THE US decision to lift economic sanctions on Sudan constituted a turning point in Sudan’s foreign relations, marking its return to the world trade and financial system, according to Sudanese experts.
For nearly 20 years, the US economic sanctions have cast severe damage on the Sudanese economy, including the freezing of more than $7 million belonging to the banking sector in Sudan.
The sanctions have also caused heavy losses to foreign investors in Sudan regarding foreign transactions, and added additional restrictions for exporters in commercial transactions.
The sanctions led to mistrust in dealings between Sudan and financial institutions and donor countries, causing Sudan to lose predictable resources that were capable of filling in the external gap.
Experts in Sudan agreed that the lifting of the sanctions is likely to enable Sudan to restore its trade and economic relations with the world, facilitate banking operations and procedures for exports and imports.
It would also ease access to commodities, basic production inputs, as well as health and education services, and also resume the country’s communication with international financial and investment institutions, particularly for the Sudanese private sector.
‘The decision to lift the sanctions on Sudan represents an important shift in Sudan’s economic relations,’ Ali Salah Ali, chairman of Sudan’s Importers’ Union, said when addressing a symposium titled ‘Post Sanctions lifting: Reading the Economic and Political Reality.’
He noted that the lifting of the sanctions represents a new shift in commercial transactions both with exports and imports. It will also contribute to ‘improving exchange rate of the national currency.’
He stressed that the Sudanese pound is strengthening against the dollar in the past few days, and the prices of some consumer goods are also declining.
Ali further explained that the private sector could be the biggest beneficiary as there would be more access to financing outlets to obtain funds.
He also highlighted the ‘positive and direct’ impact on the overall performance of the Sudanese economy, as the lifting of the sanction removes ‘many of the complexities that accompanied the business performance.’
Sudanese political and economic analyst Hassan al-Saoury, also addressing the symposium, expected that the lifting of the sanctions would have a positive impact on the production sectors in Sudan.
‘The agricultural sector represents the main production base of Sudan’s economy,’ he noted, adding that the sector would benefit from more access to spare parts, fertilisers, seeds and modern technologies, which will increase the productivity and exports.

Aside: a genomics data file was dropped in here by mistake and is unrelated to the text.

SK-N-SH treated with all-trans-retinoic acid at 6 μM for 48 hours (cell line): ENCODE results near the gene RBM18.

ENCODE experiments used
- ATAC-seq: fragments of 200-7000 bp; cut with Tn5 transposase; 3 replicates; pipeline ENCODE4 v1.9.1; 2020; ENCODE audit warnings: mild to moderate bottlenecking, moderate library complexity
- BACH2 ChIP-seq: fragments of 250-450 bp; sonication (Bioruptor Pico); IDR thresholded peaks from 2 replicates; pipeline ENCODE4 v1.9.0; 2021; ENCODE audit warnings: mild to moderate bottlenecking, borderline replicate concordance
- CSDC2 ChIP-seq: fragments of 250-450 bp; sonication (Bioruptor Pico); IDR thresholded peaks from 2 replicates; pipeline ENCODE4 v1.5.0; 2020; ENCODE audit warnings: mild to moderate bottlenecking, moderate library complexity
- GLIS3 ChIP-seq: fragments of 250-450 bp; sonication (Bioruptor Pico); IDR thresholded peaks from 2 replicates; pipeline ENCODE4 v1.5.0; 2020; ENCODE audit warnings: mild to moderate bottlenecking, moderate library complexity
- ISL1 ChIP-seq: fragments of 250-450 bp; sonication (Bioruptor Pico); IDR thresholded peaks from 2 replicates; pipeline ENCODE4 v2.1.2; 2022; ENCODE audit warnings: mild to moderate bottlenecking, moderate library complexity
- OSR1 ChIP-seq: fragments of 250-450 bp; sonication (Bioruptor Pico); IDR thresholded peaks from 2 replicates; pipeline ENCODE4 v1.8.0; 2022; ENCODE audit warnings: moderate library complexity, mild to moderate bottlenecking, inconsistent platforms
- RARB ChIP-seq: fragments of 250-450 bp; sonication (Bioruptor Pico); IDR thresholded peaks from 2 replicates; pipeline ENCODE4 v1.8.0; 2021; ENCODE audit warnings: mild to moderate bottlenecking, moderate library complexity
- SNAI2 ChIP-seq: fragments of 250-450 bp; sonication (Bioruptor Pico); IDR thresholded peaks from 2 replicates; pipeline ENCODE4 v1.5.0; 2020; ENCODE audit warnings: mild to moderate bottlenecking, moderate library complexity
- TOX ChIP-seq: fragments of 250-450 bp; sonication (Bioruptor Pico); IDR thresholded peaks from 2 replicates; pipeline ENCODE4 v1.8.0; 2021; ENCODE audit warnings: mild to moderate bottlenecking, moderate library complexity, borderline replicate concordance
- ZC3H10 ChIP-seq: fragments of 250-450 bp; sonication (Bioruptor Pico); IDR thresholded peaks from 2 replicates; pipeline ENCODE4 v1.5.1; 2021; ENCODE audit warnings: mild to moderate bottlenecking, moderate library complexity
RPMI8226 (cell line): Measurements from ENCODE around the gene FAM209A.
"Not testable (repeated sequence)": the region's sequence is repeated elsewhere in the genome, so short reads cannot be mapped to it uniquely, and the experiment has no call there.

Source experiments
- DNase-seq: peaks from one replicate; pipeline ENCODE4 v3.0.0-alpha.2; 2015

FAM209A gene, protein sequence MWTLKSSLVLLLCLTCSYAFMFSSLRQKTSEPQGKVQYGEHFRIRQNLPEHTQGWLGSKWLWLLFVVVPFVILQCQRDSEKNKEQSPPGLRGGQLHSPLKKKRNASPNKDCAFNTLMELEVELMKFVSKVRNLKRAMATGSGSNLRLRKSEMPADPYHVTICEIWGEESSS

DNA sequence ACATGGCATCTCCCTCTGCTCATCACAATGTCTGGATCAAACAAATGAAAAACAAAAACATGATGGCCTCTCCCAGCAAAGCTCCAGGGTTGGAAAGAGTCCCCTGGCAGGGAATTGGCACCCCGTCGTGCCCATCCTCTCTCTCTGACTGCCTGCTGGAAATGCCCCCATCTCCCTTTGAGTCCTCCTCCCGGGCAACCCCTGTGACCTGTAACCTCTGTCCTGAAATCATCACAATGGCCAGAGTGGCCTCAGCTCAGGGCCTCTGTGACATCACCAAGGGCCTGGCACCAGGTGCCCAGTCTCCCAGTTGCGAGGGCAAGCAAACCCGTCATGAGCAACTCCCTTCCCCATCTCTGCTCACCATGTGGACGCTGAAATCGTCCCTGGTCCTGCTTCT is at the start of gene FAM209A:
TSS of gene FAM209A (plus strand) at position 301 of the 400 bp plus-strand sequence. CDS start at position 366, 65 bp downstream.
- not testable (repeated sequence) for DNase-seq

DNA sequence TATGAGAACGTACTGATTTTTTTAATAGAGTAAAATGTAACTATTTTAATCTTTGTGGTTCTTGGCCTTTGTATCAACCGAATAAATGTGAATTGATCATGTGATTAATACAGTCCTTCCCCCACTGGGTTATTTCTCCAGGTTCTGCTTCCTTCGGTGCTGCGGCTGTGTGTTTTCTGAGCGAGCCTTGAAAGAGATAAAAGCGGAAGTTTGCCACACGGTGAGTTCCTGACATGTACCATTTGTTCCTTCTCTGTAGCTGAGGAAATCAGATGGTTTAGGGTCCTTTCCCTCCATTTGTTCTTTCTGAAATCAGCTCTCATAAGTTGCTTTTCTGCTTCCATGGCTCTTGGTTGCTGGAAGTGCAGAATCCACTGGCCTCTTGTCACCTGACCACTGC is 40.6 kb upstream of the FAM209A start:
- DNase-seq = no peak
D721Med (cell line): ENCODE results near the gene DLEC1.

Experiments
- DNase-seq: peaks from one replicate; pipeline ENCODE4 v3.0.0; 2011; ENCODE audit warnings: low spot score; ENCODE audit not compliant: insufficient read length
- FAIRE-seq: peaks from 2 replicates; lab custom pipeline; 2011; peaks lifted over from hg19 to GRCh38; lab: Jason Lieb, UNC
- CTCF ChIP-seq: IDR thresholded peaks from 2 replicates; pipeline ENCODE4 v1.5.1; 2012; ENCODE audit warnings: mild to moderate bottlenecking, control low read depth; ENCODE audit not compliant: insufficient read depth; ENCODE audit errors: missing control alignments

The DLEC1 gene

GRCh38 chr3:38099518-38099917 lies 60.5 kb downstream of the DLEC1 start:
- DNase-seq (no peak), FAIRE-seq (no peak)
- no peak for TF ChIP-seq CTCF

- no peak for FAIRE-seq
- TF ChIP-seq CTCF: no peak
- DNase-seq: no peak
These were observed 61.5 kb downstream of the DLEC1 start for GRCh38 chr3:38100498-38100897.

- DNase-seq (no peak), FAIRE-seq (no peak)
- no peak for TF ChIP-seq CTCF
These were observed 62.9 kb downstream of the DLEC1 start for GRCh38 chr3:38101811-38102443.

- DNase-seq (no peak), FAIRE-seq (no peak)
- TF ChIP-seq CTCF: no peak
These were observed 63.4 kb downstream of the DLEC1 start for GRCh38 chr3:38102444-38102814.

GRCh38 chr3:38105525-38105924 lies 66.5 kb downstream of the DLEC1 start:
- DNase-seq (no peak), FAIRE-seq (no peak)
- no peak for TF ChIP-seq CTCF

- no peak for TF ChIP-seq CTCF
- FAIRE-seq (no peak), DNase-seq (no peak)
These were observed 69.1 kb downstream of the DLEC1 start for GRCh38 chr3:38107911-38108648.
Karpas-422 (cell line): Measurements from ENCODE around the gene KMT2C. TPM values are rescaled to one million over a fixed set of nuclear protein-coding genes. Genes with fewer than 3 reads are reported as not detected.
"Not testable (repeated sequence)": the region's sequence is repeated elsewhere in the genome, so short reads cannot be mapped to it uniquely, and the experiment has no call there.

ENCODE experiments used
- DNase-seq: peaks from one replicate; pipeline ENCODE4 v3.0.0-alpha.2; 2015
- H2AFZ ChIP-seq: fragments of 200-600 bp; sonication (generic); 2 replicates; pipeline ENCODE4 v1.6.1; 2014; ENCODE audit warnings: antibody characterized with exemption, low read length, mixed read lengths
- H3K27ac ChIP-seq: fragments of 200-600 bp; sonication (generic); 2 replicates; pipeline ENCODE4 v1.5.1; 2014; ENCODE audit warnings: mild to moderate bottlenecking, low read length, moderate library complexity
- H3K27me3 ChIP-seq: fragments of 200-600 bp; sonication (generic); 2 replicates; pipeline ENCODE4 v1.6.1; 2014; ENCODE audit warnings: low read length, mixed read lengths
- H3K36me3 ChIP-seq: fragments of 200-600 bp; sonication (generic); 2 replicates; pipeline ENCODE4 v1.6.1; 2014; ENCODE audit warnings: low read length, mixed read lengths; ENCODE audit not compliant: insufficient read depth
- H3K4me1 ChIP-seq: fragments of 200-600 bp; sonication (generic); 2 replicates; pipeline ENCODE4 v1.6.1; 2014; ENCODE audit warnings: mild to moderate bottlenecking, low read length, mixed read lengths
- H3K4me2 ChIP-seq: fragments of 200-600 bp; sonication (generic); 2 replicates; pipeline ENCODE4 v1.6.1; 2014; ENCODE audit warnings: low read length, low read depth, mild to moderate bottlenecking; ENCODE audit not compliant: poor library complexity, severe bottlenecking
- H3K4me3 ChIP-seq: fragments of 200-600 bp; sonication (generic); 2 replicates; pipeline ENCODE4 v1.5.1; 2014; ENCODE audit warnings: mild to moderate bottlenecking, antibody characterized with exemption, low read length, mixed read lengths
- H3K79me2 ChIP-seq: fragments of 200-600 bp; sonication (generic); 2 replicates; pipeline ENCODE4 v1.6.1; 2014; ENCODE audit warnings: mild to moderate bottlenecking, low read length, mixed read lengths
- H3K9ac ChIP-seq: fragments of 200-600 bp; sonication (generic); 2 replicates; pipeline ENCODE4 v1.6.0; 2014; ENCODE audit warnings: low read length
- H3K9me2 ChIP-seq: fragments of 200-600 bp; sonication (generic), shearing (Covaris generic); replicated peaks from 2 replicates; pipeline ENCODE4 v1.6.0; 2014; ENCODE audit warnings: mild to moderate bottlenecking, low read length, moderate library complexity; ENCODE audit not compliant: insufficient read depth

‘It will also boost the competitiveness of Sudanese agricultural products in foreign markets,’ he said.
Al-Saoury, meanwhile, urged the Sudanese government to develop a package of policies to make use of the sanctions lifting, suggesting strong partnerships be created with major US companies ‘to act as guarantors to avoid re-imposing of the sanctions.’
The US decided early October to lift its economic sanctions on Sudan permanently, citing Sudan’s ‘sustained positive actions’ to maintain a cessation of hostilities in conflict areas, improve humanitarian access, and maintain co-operation with the United States ‘on addressing regional conflicts and the threat of terrorism.’
The US State Department announced that the decision would go into effect as of October 12.
The US has been imposing sanctions on Sudan since 1997 and listing it one of the countries sponsoring terrorism.
Although there are no accurate statistics on Sudan’s total loss due to the sanctions, Sudanese sources estimate it at around $500bn, with indirect loss estimated at about $4bn per year.
The sanctions included a ban on all kinds of commercial and financial dealings with Sudan. The Sudanese banking sector was cut off from the global financial system.
In the transport sector, Sudan Airways has lost its place as a national carrier as the sanctions denied it access to spare parts and regular maintenance for planes, which caused most of its planes to be out of service.
Meanwhile, Sudan’s railway lost 83 percent of its infrastructure due to the sanctions, with many trains being paralleled.
In the health sector, the sanctions prevented Sudan from obtaining US medical equipment and medicines, and decreased the efficiency of medical laboratories in the country.
Late July, the US extended a review period of three months to decide whether to permanently lift trade sanctions given its human rights records and other issues.
On January 13, former U.S. President Barack Obama issued a decision to cancel two executive orders imposing economic sanctions on Sudan.